OVERVIEW: The Circle of Service Foundation has four grantmaking focus areas: community services, education, medical research, and Jewish causes, with the exception of a few medical research facility organizations. Nearly all of Circle of Service grantmaking stays in Cook and Lake County, Illinois.
FUNDING AREAS: Medical research, education, community services, Jewish causes
IP TAKE: Pitch a proposal for education or basic needs for the best results.
PROFILE: Established in 1997, the Circle of Service Foundation was created with the proceeds of the sale of stock by CDW Corp. founder Michael P. Krasny. Krasny was a former car salesman who found a way to make a fortune buying and selling computers in the early days of technology. In 2007, he sold CDW, a technical gadget and networking equipment company, to Madison Dearborn Partners for $7.3 billion. This boosted the foundation's assets considerably, and he's donated more than $350 million of his company shares to charity. Grantmaking areas of interest are medical research, education, community services, and Jewish causes.
Circle of Service pours a majority of its grantmaking budget into education and basic needs programs for food and housing. Since Krasny is an active member in the Jewish community and his synagogue, a good portion of the funds go to Jewish community causes as well. Not many funds go to technology-based organizations, and hardly any grants are made for the arts.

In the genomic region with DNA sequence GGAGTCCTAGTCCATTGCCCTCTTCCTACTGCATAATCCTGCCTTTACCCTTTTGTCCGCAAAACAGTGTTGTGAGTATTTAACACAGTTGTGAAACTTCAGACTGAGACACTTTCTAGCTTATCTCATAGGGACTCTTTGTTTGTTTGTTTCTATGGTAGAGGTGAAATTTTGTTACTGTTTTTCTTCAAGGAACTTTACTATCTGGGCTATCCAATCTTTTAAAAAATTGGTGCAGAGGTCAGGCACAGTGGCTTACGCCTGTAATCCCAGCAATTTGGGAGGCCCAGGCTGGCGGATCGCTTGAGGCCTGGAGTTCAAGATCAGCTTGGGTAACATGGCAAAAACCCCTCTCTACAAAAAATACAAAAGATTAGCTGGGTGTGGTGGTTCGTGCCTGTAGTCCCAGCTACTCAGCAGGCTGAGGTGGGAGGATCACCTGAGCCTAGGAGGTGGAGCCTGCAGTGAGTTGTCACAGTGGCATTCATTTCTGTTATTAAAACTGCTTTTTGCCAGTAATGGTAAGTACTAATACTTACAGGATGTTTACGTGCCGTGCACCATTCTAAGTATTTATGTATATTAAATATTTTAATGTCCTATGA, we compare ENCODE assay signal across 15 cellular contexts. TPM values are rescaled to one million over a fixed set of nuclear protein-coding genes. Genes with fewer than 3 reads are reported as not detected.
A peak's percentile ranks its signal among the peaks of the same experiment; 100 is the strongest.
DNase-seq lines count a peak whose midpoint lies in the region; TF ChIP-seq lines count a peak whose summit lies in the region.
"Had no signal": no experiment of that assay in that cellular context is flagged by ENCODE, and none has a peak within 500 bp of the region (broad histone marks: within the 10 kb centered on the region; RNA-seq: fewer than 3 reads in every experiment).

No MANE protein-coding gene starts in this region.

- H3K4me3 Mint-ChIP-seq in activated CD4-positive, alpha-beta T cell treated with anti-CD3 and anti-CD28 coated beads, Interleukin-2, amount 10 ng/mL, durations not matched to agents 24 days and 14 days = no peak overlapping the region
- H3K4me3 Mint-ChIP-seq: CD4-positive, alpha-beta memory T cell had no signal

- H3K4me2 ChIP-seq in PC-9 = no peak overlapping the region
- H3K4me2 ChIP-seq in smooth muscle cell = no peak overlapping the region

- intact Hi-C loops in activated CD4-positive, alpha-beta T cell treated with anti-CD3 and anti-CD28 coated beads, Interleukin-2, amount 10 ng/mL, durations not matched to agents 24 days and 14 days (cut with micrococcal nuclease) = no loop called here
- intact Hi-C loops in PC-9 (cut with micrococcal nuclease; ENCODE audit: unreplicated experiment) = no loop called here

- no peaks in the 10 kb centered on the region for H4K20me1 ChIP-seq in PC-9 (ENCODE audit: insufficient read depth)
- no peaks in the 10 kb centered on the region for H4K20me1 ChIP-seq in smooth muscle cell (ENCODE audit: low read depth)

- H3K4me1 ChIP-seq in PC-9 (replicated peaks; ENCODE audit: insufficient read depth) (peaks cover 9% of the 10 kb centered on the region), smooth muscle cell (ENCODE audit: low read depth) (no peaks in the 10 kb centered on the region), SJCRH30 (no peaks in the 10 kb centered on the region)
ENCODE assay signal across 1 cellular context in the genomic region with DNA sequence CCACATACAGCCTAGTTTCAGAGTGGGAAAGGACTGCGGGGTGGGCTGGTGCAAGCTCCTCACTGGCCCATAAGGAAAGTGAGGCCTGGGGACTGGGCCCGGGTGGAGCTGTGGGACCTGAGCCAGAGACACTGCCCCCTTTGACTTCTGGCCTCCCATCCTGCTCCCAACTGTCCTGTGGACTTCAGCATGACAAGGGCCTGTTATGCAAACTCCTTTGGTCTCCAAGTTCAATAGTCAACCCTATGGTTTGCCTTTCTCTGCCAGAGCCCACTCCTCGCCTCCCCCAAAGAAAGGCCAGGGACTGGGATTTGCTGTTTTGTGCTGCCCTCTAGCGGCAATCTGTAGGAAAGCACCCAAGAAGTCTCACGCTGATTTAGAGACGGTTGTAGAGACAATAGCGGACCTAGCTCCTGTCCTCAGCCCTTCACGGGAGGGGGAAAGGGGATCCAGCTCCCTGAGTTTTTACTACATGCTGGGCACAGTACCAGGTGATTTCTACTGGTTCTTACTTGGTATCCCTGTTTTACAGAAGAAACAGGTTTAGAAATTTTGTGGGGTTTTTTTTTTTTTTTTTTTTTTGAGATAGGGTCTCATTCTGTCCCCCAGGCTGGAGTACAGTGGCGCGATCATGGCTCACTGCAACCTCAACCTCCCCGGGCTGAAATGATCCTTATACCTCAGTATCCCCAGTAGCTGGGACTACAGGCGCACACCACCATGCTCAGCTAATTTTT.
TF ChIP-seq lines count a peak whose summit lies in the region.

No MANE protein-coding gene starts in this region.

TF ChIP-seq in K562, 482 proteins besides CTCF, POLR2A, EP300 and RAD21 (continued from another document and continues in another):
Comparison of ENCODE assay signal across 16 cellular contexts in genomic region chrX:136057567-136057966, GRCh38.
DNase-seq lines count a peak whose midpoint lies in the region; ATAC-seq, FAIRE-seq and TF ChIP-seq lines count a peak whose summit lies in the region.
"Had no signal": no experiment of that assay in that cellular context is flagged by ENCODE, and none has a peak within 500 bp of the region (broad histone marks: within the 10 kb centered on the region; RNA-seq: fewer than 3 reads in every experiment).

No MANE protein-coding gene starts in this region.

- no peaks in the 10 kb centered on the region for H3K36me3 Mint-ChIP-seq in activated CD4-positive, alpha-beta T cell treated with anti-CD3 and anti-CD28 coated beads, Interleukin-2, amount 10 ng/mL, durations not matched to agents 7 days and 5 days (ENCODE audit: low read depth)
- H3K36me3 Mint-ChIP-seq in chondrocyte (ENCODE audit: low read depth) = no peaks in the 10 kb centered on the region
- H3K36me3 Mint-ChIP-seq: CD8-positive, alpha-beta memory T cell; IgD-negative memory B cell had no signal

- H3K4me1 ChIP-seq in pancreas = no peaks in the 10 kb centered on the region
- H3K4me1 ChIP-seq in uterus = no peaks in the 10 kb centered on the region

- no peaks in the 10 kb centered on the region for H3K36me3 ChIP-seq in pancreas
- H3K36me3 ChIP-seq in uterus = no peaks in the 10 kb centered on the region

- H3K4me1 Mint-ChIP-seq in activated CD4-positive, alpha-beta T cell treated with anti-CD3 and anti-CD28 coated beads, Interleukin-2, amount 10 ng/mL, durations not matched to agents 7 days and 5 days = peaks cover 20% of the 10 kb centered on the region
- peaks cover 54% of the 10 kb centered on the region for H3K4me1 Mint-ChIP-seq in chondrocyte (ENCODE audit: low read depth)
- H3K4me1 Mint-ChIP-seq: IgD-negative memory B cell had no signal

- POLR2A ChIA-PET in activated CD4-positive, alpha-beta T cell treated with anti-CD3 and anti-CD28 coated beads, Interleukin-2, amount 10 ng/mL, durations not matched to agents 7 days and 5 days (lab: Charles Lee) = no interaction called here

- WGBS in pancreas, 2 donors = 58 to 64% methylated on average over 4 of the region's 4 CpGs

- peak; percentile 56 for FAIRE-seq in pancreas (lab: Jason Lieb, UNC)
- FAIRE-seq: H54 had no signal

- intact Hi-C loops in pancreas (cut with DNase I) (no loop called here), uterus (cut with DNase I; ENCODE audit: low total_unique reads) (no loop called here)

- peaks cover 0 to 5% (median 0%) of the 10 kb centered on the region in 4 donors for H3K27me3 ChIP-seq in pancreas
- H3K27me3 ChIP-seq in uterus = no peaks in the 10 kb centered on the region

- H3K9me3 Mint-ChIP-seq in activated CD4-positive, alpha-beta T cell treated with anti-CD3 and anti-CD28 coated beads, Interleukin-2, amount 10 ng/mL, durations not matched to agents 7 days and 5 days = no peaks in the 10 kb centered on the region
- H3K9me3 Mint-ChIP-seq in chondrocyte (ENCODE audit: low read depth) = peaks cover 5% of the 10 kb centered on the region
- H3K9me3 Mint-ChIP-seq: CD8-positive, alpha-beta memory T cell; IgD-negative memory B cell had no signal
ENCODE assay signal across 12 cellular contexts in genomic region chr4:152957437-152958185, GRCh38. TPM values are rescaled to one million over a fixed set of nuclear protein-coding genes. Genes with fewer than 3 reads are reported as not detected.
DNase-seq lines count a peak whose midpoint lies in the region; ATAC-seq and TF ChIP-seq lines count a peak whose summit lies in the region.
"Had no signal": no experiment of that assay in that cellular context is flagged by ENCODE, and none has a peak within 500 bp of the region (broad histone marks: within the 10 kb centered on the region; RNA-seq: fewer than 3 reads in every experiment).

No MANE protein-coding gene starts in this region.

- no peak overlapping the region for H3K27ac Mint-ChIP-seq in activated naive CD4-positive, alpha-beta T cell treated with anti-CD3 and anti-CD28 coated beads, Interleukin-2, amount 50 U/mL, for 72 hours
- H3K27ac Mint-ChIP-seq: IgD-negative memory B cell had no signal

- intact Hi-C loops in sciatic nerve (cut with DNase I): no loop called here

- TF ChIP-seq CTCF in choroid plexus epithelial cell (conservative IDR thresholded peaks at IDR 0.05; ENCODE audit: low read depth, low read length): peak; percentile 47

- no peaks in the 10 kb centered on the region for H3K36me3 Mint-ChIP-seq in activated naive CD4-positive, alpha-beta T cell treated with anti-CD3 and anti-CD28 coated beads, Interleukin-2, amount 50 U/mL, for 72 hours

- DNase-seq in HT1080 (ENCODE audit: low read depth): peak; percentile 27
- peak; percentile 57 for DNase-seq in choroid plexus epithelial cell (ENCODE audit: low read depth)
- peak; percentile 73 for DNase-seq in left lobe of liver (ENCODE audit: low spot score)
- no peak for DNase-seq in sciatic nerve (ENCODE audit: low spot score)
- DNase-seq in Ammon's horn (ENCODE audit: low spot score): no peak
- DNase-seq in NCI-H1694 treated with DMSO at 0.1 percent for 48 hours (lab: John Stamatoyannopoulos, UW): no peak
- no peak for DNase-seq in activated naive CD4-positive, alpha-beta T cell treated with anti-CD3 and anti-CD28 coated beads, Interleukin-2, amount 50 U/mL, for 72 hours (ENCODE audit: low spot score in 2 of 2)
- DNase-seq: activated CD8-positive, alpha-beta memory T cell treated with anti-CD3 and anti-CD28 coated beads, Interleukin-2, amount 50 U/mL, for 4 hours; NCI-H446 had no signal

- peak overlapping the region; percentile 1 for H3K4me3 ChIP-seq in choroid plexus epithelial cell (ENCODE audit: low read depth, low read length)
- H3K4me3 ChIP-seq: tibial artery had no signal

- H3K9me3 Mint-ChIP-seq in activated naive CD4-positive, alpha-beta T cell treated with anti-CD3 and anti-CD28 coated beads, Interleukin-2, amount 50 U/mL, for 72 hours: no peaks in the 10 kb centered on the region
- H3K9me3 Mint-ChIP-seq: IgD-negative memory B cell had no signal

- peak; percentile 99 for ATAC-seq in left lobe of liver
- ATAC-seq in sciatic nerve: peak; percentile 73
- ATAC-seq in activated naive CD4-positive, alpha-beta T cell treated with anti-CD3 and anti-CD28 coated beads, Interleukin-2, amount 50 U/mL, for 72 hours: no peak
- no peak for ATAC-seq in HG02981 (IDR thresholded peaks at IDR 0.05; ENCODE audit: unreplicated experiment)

The foundation tends to award around 500 grants each year, ranging in size from $100 to $1 million. The Circle of Service Foundation typically awards over $20 million in grants annually. The funder does not have an online grants database to review. Some of the foundation's past grants in Chicago include $1.4 million to the Jewish Federation of Metropolitan Chicago, $1 million to the University of Chicago, $500,000 to the Rehabilitation Institute of Chicago, and $150,000 to the Ounce of Prevention Fund for early childhood development. The funder focuses the bulk of its giving on Chicago and Cook and Lake Counties in Illinois. The foundation also awards multi-year challenge grants to groups that have an established funding history.
The foundation accepts unsolicited pre-applications from local nonprofits for community services and Jewish community needs in Cook or Lake County. Although the funder accepts education requests by invitation only, grantseekers can still contact the organization with a new education program idea. Grantseekers should contact the staff with questions at 312-897-111 or firstname.lastname@example.org.
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